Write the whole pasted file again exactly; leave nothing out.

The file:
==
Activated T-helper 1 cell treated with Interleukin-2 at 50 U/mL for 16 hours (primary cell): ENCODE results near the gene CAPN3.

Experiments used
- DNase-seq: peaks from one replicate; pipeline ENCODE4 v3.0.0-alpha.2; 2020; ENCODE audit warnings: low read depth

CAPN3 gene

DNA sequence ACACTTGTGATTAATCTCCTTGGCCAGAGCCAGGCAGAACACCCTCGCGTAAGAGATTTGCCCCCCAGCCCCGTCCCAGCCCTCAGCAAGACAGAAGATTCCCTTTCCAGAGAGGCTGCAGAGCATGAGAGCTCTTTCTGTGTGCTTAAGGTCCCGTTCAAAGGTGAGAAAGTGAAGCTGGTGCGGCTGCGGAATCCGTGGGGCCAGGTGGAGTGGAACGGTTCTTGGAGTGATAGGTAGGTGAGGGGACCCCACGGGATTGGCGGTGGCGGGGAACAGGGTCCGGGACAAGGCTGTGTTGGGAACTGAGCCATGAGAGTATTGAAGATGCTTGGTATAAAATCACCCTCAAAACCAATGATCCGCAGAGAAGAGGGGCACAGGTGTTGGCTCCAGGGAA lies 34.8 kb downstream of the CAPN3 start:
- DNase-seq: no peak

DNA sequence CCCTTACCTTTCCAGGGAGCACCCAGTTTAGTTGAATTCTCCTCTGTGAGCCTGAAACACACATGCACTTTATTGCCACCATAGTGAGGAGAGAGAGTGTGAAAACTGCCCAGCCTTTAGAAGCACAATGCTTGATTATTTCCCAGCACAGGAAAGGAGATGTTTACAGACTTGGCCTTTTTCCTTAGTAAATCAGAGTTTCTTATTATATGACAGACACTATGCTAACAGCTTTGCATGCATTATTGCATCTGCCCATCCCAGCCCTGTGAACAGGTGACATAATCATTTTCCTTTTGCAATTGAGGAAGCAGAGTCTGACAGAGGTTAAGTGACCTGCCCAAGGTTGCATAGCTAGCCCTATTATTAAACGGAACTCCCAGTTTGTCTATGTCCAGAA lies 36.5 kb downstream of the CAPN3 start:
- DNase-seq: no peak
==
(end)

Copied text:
Activated T-helper 1 cell treated with Interleukin-2 at 50 U/mL for 16 hours (primary cell): ENCODE results near the gene CAPN3.

Experiments used
- DNase-seq: peaks from one replicate; pipeline ENCODE4 v3.0.0-alpha.2; 2020; ENCODE audit warnings: low read depth

CAPN3 gene

DNA sequence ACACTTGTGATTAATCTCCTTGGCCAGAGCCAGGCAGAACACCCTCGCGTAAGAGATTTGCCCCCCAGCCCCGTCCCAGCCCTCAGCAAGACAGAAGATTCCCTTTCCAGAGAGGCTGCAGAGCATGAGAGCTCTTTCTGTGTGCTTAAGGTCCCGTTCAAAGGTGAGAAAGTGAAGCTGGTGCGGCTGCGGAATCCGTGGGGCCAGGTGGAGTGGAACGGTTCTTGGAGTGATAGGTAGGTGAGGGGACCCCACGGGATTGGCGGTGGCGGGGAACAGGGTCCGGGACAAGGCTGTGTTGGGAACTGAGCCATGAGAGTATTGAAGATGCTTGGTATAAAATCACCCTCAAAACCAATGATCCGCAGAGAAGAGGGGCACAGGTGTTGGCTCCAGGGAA lies 34.8 kb downstream of the CAPN3 start:
- DNase-seq: no peak

DNA sequence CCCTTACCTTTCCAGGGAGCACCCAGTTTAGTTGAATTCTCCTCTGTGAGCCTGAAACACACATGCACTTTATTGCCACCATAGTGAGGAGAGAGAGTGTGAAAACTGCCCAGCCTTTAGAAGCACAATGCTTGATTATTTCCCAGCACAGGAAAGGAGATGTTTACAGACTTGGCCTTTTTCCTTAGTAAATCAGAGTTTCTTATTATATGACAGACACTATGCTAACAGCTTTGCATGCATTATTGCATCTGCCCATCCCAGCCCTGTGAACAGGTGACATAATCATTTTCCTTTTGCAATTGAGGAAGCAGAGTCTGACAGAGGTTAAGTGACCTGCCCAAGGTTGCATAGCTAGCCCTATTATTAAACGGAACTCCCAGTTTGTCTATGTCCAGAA lies 36.5 kb downstream of the CAPN3 start:
- DNase-seq: no peak